naturalism

Unknowing Escapists

 

 

 

 

 

 

 

Unknowing Escapists 

 

 

 

Death, ..not proud—So sleep!

...dreaming of thy softer skin

—Thee—objectified!








Author's Notes/Comments: 

Reedited on 07.19.2019, 07.18.2019, 07.17.2019 (On clarifications, disambiguation, misspelled/mistyped words, grammatical/semantical errors):  Upon reviewing my notes/comments, I could not help but notice something that I had to revise.  I have edited that something in my Author's Notes/Comments, for some time, yet I had not been able to update and indicate those in the former reedition (I may have forgotten it).  Some of my previous grammatical/semantical errors were corrected/edited; but that had also lent itself to being still erroneous after I had found out about the others/another, consequently.  Those were the scruples which I had, i.e., in noticing/not noticing/ignoring an unedited/missed part, i.e., of a sentence (that was erroneous & that which was consequently omitted.)

 

The idea behind this practice poem is certainly not an allusion to John Donne's famous line or to his poem, although it sounded like it—in fact, it was sort of in my head before this was done (I do not know about his poetics until later on, after doing this).  But the usage might easily denote such notions or concepts which you might have in mind already (a correlative or a relation/association to this).  The phrase first came to mind while I was in my first few steps of composing something (which I wanted to pull off in the creation process alone & not necessarily done while visualizing my supposed ends).  That might/could be dangerous if it was Magic.  I did not know what had prompted me.  It does not necessarily end up as I supposed to have wanted it to come off (in that it was not my endpoint, to think about it).  My orientation is/was not in that specified way, as for most poetic styles &/or semblances with each poems that are rather perceptual (aside from being already conceptual).  Generally.  It is a moot point to take note of the circularity of such philosophical arguments (e.g., especially at this time) which I could have done with the rest of my haiku adaptations during the last.  I kept on feeling awkward at using haikus in the first place, or for taking on the minimalistic Japanese approaches/styles (& the use of blank spaces), just to go about such particular pieces of "literary work".  I especially connote my written English aside from my own thoughts about the subjects (&/or objects) that comprise the 'denotata'/'designata' at the moment.  Besides, if you might want to really know about my objectives, you may outright realize that these would be my test pieces or guides for mapping out my whole understanding of Language.  I just hope that this note's real message (real intention) comes across and becomes well received in conjuction with the poem's explanation/history/reason/etc. as in the other author's notes/comments that went before this.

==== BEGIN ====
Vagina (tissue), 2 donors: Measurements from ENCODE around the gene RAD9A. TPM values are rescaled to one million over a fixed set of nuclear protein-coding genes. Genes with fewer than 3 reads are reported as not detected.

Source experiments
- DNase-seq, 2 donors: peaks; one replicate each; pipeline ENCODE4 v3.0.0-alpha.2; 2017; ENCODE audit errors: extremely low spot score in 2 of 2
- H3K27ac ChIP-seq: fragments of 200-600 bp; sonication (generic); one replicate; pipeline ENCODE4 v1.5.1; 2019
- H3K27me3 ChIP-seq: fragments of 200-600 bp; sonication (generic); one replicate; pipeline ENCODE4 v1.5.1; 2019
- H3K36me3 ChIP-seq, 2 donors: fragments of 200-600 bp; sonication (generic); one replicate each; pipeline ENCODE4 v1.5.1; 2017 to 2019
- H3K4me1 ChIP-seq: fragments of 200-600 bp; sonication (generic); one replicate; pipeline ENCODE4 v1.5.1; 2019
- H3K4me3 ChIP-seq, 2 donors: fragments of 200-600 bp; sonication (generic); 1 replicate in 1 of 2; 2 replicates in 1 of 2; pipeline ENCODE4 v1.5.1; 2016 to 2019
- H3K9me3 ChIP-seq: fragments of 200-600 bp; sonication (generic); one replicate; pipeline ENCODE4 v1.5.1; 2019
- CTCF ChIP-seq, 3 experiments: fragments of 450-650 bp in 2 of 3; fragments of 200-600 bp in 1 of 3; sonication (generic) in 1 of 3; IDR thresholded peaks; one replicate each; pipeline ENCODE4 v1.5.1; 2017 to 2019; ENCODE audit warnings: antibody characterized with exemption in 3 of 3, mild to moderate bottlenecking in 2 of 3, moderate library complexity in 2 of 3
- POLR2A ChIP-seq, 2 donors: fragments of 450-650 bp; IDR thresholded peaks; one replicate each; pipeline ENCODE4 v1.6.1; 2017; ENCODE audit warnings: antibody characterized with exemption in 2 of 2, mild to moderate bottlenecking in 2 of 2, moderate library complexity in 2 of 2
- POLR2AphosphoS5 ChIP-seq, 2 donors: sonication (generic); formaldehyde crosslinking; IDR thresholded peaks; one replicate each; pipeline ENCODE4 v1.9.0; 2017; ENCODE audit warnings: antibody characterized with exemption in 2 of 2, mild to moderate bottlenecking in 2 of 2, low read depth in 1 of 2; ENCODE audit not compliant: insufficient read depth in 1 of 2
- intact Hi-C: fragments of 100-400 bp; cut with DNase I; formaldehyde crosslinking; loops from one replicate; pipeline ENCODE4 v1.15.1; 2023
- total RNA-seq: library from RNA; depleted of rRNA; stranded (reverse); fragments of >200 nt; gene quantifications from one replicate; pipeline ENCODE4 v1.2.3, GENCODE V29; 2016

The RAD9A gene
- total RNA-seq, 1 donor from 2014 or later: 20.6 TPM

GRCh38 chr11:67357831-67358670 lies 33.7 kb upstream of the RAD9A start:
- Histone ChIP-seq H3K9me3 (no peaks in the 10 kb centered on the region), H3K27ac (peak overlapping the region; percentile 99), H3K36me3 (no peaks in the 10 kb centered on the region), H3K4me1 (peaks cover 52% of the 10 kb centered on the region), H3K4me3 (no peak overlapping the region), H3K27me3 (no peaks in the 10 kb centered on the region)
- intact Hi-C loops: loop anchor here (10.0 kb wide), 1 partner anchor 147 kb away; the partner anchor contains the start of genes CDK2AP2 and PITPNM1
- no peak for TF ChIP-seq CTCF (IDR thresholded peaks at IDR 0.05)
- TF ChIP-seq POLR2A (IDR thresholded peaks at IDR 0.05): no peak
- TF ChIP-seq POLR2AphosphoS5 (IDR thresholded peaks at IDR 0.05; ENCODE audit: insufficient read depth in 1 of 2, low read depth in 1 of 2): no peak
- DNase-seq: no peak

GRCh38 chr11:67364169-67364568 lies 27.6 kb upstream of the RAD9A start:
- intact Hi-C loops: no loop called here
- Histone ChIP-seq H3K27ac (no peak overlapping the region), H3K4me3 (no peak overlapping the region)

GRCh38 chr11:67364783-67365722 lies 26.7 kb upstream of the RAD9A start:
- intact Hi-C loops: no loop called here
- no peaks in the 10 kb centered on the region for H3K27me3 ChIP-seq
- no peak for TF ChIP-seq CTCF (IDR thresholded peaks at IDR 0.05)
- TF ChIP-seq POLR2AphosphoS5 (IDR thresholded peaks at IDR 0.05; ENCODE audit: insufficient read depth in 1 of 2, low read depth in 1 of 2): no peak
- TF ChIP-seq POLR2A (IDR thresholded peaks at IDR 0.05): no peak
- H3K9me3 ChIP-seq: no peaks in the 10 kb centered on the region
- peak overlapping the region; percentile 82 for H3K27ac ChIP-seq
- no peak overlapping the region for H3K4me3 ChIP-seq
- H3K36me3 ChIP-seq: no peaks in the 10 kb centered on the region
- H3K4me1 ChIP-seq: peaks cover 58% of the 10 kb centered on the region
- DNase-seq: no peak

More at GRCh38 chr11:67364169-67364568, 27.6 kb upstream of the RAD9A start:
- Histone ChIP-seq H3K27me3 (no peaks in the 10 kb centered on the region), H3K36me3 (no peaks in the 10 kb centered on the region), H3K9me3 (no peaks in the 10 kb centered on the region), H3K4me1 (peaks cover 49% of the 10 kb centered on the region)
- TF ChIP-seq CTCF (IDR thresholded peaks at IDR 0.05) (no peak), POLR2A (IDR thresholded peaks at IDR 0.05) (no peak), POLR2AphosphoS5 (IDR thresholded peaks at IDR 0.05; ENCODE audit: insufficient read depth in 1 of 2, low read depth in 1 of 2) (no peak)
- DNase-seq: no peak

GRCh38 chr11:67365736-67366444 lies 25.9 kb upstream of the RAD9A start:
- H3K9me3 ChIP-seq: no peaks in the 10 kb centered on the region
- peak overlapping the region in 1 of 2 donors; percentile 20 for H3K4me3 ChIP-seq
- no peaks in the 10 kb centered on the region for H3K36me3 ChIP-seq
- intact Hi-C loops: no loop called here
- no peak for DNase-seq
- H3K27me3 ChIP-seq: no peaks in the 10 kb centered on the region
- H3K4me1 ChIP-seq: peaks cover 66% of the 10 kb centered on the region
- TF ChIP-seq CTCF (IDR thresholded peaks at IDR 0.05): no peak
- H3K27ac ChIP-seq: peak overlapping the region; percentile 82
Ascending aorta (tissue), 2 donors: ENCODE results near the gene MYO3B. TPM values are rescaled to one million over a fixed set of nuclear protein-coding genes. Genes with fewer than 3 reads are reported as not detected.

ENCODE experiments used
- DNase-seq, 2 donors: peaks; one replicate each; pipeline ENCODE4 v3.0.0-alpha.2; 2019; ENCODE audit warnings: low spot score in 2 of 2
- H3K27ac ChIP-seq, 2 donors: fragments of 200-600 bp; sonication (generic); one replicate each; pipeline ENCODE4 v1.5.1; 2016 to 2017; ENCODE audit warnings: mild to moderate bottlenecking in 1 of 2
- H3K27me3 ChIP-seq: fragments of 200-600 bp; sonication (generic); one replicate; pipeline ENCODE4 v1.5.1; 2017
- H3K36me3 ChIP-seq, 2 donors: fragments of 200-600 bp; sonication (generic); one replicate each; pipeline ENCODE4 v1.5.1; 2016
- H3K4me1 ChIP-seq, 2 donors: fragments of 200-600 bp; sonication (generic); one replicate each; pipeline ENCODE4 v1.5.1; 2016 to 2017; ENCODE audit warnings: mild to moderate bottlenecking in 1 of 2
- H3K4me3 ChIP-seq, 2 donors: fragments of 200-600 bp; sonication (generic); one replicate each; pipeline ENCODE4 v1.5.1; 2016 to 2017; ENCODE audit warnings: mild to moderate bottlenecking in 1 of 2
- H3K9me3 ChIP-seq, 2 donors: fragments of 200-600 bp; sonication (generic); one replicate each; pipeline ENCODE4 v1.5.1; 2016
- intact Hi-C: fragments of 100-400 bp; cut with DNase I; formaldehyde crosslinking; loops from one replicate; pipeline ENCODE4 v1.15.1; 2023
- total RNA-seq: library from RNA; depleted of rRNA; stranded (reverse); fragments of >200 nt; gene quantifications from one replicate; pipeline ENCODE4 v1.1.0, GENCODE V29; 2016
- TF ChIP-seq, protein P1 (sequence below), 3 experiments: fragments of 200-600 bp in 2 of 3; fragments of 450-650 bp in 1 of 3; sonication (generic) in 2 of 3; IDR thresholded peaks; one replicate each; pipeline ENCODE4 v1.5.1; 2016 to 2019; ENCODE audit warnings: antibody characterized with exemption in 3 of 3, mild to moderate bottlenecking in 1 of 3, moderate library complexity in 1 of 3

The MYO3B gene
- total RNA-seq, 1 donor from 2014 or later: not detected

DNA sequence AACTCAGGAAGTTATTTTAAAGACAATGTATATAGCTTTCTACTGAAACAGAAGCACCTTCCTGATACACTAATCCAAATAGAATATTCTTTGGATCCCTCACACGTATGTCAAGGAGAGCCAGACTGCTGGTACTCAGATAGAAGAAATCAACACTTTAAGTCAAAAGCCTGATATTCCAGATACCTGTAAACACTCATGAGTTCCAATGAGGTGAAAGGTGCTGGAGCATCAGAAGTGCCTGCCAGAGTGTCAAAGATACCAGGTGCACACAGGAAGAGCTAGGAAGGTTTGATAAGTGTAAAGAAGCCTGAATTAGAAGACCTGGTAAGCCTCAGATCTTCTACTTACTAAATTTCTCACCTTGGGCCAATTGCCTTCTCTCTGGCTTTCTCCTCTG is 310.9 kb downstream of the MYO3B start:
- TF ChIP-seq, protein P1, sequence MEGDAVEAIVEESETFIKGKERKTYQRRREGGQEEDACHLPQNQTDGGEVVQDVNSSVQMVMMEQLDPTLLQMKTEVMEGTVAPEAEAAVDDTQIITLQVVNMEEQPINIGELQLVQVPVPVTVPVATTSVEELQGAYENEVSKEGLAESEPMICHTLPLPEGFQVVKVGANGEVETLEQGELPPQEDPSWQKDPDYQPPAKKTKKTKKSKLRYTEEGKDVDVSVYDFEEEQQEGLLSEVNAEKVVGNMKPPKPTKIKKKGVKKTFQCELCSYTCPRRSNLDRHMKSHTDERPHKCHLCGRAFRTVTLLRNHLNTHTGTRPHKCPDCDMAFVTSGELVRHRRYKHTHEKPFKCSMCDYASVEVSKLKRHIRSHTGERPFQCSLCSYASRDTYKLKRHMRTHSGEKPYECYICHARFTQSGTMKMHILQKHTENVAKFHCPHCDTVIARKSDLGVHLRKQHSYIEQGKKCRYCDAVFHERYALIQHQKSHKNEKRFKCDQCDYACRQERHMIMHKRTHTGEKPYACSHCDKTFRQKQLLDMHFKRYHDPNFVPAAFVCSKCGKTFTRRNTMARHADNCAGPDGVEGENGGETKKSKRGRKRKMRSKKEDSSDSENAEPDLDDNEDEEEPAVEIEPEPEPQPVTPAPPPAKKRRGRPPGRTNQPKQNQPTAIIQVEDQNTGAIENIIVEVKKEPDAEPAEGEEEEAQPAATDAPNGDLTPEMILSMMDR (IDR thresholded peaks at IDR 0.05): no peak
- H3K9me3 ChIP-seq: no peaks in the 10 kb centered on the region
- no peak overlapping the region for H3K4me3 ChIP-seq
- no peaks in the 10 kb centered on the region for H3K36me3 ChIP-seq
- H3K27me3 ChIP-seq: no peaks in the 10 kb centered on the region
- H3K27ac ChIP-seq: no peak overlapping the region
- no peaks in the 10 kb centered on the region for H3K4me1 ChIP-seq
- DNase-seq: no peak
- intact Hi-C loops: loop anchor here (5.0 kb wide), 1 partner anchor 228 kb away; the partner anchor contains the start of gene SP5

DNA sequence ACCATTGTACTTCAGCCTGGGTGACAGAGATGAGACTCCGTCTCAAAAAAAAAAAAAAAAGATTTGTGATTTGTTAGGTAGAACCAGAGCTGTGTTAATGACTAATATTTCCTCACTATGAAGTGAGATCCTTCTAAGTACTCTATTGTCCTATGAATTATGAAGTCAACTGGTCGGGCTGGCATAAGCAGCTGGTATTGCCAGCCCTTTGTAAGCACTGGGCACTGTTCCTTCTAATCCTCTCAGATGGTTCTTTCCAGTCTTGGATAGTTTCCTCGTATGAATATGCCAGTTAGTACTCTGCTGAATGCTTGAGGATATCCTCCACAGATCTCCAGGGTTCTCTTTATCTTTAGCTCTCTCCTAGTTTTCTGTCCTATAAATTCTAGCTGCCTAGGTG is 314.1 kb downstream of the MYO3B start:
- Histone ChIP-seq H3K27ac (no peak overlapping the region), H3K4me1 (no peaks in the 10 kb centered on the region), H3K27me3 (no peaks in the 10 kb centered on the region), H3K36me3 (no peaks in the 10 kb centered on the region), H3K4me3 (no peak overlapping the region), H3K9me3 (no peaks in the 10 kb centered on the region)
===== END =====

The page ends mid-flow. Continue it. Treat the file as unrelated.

Mga Insektong Kinakain Ng Mga Hayop (in Filipino/Tagalog language)

 

 

 

 

 

 

 

Mga Insektong Kinakain Ng Mga Hayop

 

 


Oposum, unggoy

Garapata at kuto

Pagkain nila—








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The Smell of Bog

 

 

 

 

 

 

The Smell Of Bog

 

 

Old ways, olden days

Can it impart wisdom now?

Peats, earthworms, rhizomes—

 

 

 

 

 

 

 

Author's Notes/Comments: 

Reedited 07.17.2019 (italicization of a phrase "Old ways" in the first line of the poem), 06.26.2019 (misspelling of occurring, a single "r" in occuring was changed to occurring):